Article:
HyperText Markup Language: The coding language used to create Web pages
HyperText Transfer Protocol: The protocol for moving hypertext files across the World Wide Web. When you enter a URL in your browser to visit a Web page, an HTTP command is sent to the Web server. This command tells the server to fetch and transmit the requested Web page.
Any text within a document that is linked to another location. The other location could be within the same document, or a different document. Clicking hypertext with your mouse will activate the link. This glossary is made up of hypertext, containing many links.
A graphic used for multiple navigation on a Web page. Image maps contain HTML code that turn specific areas of graphics into links.
The actual number of people who've seen a specific Web page. Impressions are much more accurate than hits when discerning how much traffic your Web page actually receives. Impressions are sometimes called 'page views.'
The vast collection of interconnected networks that use TCP/IP protocols.
The InterNIC is a concept for an integrated network information center that was developed by several companies, including Network Solutions, in cooperation with the U.S. Government. Under a recent agreement with the U.S. Government, Network Solutions is transitioning from the use of the word 'InterNIC' in connection with its products and services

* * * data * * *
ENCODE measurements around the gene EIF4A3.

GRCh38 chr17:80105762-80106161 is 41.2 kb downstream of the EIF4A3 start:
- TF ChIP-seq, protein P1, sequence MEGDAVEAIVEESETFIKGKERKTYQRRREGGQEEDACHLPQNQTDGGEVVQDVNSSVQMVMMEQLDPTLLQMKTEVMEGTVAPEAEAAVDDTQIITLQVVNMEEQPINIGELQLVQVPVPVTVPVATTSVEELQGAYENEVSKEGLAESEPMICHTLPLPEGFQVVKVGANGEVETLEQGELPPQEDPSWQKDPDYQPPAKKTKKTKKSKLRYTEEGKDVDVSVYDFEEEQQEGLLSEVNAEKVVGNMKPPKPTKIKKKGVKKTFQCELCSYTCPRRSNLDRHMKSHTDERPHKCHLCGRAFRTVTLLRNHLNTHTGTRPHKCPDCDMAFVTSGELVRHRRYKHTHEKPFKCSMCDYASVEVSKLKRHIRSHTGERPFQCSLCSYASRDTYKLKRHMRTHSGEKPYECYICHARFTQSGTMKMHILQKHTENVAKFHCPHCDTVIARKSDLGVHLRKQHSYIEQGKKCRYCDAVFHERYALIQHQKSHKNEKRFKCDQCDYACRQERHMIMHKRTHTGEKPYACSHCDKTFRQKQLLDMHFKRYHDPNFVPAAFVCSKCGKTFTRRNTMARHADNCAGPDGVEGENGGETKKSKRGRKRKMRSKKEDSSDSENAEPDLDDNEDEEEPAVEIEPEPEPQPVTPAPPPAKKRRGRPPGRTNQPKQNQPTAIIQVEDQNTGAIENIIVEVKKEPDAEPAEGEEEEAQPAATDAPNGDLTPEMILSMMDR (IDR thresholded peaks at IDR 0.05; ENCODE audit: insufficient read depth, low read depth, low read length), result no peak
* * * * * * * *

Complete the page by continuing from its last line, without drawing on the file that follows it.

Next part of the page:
A private network inside a company or organization that uses the same kinds of software that you would find on the public Internet, but only for internal use.
IP Number (IP Address)
The unique 4-part number assigned to each and every computer linked to the Internet (e.g., 188.8.131.52). When you connect to the Internet, your ISP assigns you an IP number for the duration of your connection. DNS converts domain names into IP addresses.
Internet Relay Chat: A method of real time communication, powered by a network of servers.
The first commercially available, mainstream UNIX operating system to support symmetric multiprocessing (SMP) capabilities. IRIX was also the first UNIX operating systems to support complete 64-bit and 32-bit environment, the first to support advanced ccNUMA scalable features and the first to support advanced realtime and graphics features.
Integrated Services Digital Network: Technology that allows data to be moved over phone lines at speeds of up to 64,000 BPS per channel.
Internet Service Provider: A company that provides access to the Internet.
Java is a programming language invented by Sun Microsystems. Java programs (or 'applets') can be downloaded from the Internet to your computer. They can also be used to enhance Web pages. Common Java applets used on Web pages include animation, calculators, and counters.
JPEG (or JPG)
Joint Photographic Experts Group: a type of image file, similar to GIF. Whereas the GIF file format is limited to 256 colors or less, JPEG files use millions of colors and can often be compressed to a smaller kilobyte size, making Web pages load faster.
Java Server Pages -- Server based dynamically generated HTML based on Java.
A thousand bytes. To be more accurate, one kilobyte actually contains 1024 bytes. Since the prefix 'kilo' is associated with 1000, the term kilobyte is used to define 1024 bytes.